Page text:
I’ve spent the morning cleaning up my reading schedule and taking note of all the books I’ve committed to in the past few weeks–they tend to multiply like bunnies, don’t they?–and also reflecting on how my feelings about review copies have changed over time.
I know plenty of book bloggers who never (or seldom) accept review copies, and I can understand why. It’s nice to be able to read what you want when you want. It’s nice to be able to say what you want about what you read, without worrying that it’s going to reflect badly on the author or the publisher who shared the book with you. I believe in giving an honest opinion, and it’s rare for me to give a glowing review without any caveat. So far I haven’t had any negative feedback as a result, but I can see where it might give a publisher pause.
Being able to read review copies was one of the big draws of book blogging for me, for several reasons. One, I live in France. As any anglophone who has lived outside of an English-speaking country will recognize, I have a limited access to English language books and the ones I can buy are at a huge markup. Because my book budget is limited, having access to free books is huge.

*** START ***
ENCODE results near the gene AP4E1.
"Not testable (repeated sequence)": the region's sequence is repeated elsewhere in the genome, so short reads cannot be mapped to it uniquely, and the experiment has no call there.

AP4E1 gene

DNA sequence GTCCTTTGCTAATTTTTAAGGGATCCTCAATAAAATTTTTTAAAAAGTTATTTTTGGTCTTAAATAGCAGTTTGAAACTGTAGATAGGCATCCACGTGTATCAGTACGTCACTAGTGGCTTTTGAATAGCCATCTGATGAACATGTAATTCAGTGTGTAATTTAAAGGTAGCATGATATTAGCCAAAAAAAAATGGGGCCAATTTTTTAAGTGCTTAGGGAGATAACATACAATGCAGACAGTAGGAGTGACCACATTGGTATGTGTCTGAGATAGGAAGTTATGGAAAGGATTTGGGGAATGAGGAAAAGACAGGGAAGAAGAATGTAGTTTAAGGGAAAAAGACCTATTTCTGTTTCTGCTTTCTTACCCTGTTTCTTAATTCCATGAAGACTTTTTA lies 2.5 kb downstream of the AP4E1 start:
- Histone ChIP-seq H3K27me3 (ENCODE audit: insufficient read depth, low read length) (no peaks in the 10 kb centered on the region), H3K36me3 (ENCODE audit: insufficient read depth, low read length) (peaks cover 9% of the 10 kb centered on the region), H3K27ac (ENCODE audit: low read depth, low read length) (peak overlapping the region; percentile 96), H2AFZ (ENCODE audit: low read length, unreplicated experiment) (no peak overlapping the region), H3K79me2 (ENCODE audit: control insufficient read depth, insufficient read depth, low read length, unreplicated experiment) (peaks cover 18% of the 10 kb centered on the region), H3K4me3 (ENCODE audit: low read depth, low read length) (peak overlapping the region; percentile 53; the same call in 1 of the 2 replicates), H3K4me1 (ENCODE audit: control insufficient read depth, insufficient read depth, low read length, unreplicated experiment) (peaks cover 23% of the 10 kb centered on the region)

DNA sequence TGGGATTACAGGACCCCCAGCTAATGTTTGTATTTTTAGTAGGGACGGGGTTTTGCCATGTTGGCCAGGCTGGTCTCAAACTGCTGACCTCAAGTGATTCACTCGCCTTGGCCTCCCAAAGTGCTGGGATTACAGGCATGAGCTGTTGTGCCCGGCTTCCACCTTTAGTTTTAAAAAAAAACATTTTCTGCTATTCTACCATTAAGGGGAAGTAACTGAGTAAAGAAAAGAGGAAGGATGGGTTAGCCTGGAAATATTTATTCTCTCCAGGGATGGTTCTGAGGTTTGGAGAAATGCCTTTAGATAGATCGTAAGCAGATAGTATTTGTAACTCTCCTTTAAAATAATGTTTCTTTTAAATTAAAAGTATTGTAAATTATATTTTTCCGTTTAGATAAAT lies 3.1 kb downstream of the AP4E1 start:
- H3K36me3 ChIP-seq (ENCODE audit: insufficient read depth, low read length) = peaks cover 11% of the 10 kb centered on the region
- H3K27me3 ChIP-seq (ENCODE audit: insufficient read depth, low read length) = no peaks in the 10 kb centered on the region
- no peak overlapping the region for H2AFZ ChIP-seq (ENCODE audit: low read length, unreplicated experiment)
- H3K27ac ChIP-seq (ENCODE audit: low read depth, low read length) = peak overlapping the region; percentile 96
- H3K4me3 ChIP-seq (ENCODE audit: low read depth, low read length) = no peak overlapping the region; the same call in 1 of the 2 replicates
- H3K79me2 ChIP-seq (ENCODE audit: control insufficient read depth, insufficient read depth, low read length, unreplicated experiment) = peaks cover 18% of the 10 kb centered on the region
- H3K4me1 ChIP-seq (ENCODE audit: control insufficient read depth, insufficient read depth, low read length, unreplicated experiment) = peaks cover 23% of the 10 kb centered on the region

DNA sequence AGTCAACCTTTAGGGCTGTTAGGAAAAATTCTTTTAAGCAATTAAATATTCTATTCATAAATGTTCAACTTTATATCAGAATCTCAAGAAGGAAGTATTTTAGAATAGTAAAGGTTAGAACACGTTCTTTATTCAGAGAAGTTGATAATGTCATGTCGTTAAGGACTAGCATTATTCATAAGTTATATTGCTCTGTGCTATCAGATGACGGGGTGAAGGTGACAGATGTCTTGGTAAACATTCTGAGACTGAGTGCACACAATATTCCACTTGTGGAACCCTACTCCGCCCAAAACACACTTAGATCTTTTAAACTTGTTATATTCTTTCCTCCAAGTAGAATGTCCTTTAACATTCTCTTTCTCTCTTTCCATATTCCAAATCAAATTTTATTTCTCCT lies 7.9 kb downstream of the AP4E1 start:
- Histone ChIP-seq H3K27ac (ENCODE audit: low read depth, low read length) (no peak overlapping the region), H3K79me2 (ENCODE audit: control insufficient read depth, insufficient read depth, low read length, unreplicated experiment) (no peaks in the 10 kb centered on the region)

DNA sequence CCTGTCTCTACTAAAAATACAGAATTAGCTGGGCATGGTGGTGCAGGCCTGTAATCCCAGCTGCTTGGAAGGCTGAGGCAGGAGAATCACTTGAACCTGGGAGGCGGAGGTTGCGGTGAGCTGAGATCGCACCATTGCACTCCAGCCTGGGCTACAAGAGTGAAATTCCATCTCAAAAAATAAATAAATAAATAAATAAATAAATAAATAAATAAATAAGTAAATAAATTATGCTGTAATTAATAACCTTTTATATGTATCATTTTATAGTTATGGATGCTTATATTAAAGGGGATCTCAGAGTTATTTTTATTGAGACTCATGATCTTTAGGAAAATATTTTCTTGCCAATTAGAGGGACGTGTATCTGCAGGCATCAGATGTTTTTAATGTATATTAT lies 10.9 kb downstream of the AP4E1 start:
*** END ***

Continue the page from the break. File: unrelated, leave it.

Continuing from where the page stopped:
Secondly, I love sharing in the reading experience. This is something I have always appreciated, as a student and a teacher of literature, and this is the reason why participating in readalongs is one of my favorite things. When I’m reading a review copy of a new book that other bloggers are reading, too, I feel part of something, and reading moves from the individual to the collective. I love that dynamic and the exchange that it promotes, otherwise why would I be blogging?
But, having said that, review copies can be overwhelming. I’ve had to learn how much is too much, and sadly I tend to only accept books that I’m pretty sure I’ll enjoy reading. I don’t take a lot of risks in the books I choose, because I’ve learned that if I request something and then don’t read it (because I can’t get into the story, usually), I feel bad. I have let down the person who entrusted the book to me, and it’s not fair. Sometimes I’ll finish the book anyway, but more and more I’m finding that if I do that I lose out on reading other books that I would really enjoy. So I’m picky.
For those of you who read review copies–is there an acceptable margin of ‘DNR’ (did not read) error? Have you received negative feedback from publishers about books you didn’t finish? Do you have another way of highlighting books that you didn’t read on your blog (as opposed to writing a review)?